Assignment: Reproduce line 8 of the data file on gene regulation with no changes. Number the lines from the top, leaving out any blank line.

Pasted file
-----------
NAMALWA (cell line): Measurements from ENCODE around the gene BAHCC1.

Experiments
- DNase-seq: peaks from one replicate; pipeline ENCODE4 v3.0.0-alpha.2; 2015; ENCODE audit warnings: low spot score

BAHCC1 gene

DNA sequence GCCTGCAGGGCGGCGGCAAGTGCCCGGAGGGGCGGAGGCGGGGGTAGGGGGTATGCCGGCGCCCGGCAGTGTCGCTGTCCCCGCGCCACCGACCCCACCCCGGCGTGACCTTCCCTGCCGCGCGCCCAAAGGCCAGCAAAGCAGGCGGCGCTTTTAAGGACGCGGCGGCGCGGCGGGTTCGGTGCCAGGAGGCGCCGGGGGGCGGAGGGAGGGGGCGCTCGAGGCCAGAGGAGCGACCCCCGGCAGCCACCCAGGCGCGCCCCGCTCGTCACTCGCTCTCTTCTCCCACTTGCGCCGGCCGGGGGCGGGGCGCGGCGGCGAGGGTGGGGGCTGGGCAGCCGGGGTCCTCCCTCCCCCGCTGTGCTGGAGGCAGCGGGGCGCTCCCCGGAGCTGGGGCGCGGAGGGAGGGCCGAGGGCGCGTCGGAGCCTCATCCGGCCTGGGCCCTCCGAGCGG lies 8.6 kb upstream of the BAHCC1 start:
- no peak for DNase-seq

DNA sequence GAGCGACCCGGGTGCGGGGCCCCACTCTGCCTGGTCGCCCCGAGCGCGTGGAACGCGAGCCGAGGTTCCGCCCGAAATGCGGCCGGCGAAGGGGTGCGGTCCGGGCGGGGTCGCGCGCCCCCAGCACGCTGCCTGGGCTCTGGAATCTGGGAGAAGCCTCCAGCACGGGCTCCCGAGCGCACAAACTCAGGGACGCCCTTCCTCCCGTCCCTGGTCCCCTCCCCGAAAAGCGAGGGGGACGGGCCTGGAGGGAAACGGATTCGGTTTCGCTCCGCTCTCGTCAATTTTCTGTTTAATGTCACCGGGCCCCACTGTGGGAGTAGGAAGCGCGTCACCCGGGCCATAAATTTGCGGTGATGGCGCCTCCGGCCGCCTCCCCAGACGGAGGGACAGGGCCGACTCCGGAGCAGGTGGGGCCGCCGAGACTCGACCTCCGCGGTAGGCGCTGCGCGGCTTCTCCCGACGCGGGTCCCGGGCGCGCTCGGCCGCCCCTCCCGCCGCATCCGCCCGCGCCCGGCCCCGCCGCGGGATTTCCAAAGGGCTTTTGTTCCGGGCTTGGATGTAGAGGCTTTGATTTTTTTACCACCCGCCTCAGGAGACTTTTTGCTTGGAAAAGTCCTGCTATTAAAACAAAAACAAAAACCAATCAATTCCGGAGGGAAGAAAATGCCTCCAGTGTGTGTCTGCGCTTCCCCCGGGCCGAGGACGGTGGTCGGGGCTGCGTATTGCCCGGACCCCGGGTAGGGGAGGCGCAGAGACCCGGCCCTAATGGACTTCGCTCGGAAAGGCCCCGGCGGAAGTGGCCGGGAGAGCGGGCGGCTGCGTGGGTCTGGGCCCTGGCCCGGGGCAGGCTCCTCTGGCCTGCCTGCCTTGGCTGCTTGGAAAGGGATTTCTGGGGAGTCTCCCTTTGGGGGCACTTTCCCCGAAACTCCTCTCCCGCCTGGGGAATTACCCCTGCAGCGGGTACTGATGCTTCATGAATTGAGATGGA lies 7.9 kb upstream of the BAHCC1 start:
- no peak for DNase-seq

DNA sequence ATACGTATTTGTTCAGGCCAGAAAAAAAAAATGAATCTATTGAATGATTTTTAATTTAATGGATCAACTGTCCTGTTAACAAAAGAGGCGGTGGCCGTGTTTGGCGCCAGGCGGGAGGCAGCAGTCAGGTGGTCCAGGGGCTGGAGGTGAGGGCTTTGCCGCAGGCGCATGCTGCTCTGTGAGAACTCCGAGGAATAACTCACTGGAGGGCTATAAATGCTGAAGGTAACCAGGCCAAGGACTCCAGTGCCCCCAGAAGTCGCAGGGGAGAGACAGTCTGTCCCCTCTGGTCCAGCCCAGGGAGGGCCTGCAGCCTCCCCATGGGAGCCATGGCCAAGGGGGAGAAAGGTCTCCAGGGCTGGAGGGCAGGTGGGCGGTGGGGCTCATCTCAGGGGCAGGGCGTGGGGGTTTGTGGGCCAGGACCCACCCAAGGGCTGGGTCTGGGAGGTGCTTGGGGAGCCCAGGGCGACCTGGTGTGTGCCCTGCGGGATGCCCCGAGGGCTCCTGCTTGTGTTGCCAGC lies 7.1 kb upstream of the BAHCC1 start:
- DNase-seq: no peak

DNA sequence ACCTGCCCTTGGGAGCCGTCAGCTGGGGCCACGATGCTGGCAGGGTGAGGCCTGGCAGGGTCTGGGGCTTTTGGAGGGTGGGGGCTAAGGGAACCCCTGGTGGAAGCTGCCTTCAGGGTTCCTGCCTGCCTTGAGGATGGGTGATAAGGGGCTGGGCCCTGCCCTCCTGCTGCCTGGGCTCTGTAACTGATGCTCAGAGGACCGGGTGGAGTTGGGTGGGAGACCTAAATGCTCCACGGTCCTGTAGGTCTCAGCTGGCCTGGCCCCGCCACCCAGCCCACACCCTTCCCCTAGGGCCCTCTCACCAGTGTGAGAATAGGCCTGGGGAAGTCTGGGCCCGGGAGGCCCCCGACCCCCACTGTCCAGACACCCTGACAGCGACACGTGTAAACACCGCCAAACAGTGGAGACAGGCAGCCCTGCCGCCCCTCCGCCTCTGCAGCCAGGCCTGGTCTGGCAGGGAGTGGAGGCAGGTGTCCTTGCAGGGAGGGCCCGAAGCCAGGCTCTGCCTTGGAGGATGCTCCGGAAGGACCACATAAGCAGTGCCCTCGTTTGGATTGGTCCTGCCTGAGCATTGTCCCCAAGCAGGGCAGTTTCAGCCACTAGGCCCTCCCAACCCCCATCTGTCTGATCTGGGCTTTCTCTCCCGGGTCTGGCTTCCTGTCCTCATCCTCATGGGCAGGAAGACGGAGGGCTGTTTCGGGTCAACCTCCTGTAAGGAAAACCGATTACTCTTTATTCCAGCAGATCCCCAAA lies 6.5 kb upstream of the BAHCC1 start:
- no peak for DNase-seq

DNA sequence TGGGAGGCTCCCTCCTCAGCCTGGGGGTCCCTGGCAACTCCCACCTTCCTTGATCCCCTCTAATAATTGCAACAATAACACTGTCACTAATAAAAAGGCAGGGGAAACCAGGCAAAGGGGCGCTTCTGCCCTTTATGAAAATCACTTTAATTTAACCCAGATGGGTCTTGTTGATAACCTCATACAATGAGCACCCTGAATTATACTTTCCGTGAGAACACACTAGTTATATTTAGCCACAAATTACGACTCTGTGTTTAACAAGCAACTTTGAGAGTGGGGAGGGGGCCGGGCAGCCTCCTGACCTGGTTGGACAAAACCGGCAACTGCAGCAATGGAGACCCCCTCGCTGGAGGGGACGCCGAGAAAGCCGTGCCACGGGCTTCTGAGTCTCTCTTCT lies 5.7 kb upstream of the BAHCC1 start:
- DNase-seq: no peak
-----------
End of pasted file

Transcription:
- no peak for DNase-seq